Stripping away the rose colored glasses of denial concerning my reality. Getting in touch with truth. Reaching out to others in empathy concerning their reality and their walk to truth.

Saturday, November 15, 2014

Bill - with special dedication *




















It was the fall of the year when you came.
You with the smile and the so simple name.
I was so fond of those cute little eyes.
Love at first sight, we were so mesmerized.

I'd hear you speak and you'd hear me laugh.
Sunshine and joy was the key to our path.

It was the fall of the year when you left.
Life seemed to crawl in my days of bereft.
Days turned to years, yet I still hear you sing.
Fly in the heavens, sweet bird on the wing.

A tiny life:

Bill was a 'rescue bird' I acquired when he was 15 years old. He had always been caged. His wings were fully grown and yet he made no effort to fly, ever. In fact I'm not sure if he ever had flown. I'm not sure if he even knew that he could have flown very far away. He had always been in that cage... in a closet.

When we met we both had yellow hair - his natural - mine dyed. We were drawn to each other like magnets. (It was that way for four beautiful years.) It took three months to get him to come out of that cage. After that he was never caged again. I let him go in and out as he pleased. He would sit on top of his cage and greet me whenever I walked into the bedroom he shared with my two small budgies - Casper and Candy. They were my children. They learned to love Bill and he loved them. They would jump from rooftop to rooftop... each had their own cage of a different color. It looked like Charleston, South Carolina with the area known for its rows of colorful houses.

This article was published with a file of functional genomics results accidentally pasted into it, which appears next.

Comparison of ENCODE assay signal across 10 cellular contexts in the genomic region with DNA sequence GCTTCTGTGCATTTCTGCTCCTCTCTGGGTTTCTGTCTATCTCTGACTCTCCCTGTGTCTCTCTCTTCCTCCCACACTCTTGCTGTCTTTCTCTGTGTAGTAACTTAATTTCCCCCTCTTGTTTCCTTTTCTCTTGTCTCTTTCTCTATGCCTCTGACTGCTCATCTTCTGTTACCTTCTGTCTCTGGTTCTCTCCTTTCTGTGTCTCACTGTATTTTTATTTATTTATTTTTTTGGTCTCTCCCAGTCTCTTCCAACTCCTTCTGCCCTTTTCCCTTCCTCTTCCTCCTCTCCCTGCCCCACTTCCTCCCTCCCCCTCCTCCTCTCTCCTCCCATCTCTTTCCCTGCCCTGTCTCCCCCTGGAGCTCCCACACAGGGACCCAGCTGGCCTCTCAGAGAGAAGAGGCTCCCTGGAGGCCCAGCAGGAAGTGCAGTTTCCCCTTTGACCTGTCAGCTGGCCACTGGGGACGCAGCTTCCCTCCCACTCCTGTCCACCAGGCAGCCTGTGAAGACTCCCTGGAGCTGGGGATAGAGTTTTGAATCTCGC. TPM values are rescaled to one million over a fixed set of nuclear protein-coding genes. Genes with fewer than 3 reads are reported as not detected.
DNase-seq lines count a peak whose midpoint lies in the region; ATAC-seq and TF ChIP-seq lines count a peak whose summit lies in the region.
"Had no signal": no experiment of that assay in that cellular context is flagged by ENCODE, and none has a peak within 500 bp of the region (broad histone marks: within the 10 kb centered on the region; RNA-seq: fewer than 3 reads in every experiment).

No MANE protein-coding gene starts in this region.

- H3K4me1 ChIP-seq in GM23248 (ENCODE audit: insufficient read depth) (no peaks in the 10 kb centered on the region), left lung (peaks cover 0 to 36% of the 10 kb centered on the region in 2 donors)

In time Bill learned to speak complete sentences. It was like talking to a three year old human child. However, the very last word he learned was from my six year old niece. The word was - "sweet." She would say, "sweeeet," and he would answer back, "sweeeet." All of the birds loved "the niece"! So two days later when Bill passed, the hardest thing to do was to tell the niece. She came for the funeral, and then played with Casper and Candy. Ironically I found strength watching her comfort them.

As I travel from blog to blog I am often at a loss of what to say to others who have lost a pet - a family member - a treasure - a tiny life. It takes grieving. It takes time. If that tiny life meant anything - it is worth the grieving to recapture the joy that will return. It will return... because you will realize you were part of something amazing. You were part of their tiny life.

* Special dedication to Janie and Franklin

24 comments:

  1. Bill had a happy life in your home, Dixie, and that should be your comforting thought. So many animals, and people, have it rough.
    We also had a little blue budgerigar, whom we took over when my grandfather died. He was at least ten then, and lived at least 10 more years in our house, so it was an extremely old bird who also never flew since my late father wouldn't let him out of the cage. He liked chirping to the radio, especially to the folk songs :) He, sadly, died from heartattack once when my brother came in late at night without announcing himself.